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A post shared by Erick A. Velasco (@thehomohomie)

What’s a basic, if useful, tip you can offer for staying mentally, physically and emotionally healthy?

The most basic thing you can do is prepare. Mentally, read up on things and educate yourself, knowledge is power. Physically, take time to know your body & your limits so you can learn how far you can push yourself. Emotionally, learn how to stay positive & surround yourself with positive energy. The energy you put out is the energy you bring in.

In your interview, you also talk about resilience. How does staying mentally, physically and emotionally prepared strengthen your resilience?

By intentionally showing up for myself. When I show up for myself I’m living in my moment & truth & with that, I’m able to become a better me & a resilient me.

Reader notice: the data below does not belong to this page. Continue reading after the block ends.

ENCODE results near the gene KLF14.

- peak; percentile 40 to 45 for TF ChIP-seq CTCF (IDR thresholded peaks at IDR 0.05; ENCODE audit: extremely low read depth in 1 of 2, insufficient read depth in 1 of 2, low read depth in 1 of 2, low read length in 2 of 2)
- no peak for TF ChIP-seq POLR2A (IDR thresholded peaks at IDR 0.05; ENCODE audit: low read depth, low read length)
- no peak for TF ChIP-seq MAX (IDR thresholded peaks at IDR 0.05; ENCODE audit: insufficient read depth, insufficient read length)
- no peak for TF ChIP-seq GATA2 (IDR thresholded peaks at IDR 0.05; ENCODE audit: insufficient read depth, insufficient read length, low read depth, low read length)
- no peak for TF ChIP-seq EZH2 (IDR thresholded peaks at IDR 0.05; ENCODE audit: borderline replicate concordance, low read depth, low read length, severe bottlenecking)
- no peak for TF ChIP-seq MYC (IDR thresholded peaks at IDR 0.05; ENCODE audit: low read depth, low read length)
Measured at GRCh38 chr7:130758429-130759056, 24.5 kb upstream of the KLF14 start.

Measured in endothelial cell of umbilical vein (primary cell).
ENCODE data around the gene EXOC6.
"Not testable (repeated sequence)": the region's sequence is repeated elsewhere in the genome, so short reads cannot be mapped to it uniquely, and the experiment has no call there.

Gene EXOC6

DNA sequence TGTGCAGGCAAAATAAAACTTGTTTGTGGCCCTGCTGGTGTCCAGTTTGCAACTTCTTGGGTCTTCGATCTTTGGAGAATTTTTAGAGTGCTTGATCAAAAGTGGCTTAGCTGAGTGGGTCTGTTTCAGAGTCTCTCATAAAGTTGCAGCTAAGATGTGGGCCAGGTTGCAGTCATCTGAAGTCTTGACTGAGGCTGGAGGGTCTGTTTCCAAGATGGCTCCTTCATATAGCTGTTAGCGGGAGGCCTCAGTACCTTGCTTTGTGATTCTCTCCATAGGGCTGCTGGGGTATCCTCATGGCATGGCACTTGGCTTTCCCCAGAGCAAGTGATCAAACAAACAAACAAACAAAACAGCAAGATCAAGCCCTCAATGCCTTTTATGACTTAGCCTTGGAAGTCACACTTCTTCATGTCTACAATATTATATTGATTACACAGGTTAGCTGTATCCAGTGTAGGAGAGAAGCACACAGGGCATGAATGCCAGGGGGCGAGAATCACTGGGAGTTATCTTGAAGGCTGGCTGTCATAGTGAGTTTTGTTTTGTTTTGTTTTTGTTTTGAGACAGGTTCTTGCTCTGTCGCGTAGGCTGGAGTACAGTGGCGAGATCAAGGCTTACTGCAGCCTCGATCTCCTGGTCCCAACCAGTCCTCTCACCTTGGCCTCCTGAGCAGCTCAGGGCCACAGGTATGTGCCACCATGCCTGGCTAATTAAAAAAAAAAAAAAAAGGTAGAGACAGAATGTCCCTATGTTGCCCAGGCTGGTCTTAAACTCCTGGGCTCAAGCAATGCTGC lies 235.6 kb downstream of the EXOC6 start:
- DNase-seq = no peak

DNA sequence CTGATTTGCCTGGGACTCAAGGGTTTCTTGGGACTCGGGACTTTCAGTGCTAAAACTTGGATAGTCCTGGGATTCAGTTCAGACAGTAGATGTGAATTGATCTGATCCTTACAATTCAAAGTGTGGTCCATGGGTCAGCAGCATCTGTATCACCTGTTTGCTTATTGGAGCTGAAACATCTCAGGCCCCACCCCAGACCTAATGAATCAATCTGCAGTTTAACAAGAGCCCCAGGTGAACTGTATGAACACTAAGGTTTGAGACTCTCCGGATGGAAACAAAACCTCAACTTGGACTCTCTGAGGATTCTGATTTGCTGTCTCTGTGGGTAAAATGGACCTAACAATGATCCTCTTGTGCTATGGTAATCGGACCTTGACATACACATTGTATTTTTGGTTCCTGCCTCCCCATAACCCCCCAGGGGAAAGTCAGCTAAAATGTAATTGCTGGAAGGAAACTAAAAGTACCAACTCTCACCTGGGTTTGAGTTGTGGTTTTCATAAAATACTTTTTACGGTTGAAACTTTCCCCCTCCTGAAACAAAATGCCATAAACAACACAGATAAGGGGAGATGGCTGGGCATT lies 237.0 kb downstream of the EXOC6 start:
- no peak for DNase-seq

You’re also raising your young niece. When you have a parent-type role like that, what perspective does it give you on good health?

Making sure that I educate her on everything that I just mentioned in this interview. I only have the tools my parents gave me that I can improve upon to give to her and help educate her about all types of health, mental, physical, spiritual, sexual & emotional.

What hope do you want to offer others?

That nothing is ever worth giving up. You can only be good or be good at it but be safe while doing it.

What do you keep on your nightstand?

I have a pink salt rock light crystal that I touch to rejuvenate my energy.

Check out Erick’s episode of My Health Agenda on

Bonus pics:


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A post shared by Erick A. Velasco (@thehomohomie)


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A post shared by Erick A. Velasco (@thehomohomie)


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A post shared by Erick A. Velasco (@thehomohomie)


View this post on Instagram


A post shared by Erick A. Velasco (@thehomohomie)